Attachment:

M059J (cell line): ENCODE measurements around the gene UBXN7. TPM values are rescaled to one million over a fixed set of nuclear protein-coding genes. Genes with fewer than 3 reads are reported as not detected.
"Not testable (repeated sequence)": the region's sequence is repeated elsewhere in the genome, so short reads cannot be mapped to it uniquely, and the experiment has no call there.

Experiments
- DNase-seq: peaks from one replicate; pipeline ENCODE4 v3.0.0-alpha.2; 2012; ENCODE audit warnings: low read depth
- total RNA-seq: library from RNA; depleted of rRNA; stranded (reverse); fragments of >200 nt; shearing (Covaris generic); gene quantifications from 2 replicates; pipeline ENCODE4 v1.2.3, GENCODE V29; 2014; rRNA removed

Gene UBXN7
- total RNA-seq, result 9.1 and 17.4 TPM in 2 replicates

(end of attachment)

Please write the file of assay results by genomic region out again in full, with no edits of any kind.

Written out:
M059J (cell line): ENCODE measurements around the gene UBXN7. TPM values are rescaled to one million over a fixed set of nuclear protein-coding genes. Genes with fewer than 3 reads are reported as not detected.
"Not testable (repeated sequence)": the region's sequence is repeated elsewhere in the genome, so short reads cannot be mapped to it uniquely, and the experiment has no call there.

Experiments
- DNase-seq: peaks from one replicate; pipeline ENCODE4 v3.0.0-alpha.2; 2012; ENCODE audit warnings: low read depth
- total RNA-seq: library from RNA; depleted of rRNA; stranded (reverse); fragments of >200 nt; shearing (Covaris generic); gene quantifications from 2 replicates; pipeline ENCODE4 v1.2.3, GENCODE V29; 2014; rRNA removed

Gene UBXN7
- total RNA-seq, result 9.1 and 17.4 TPM in 2 replicates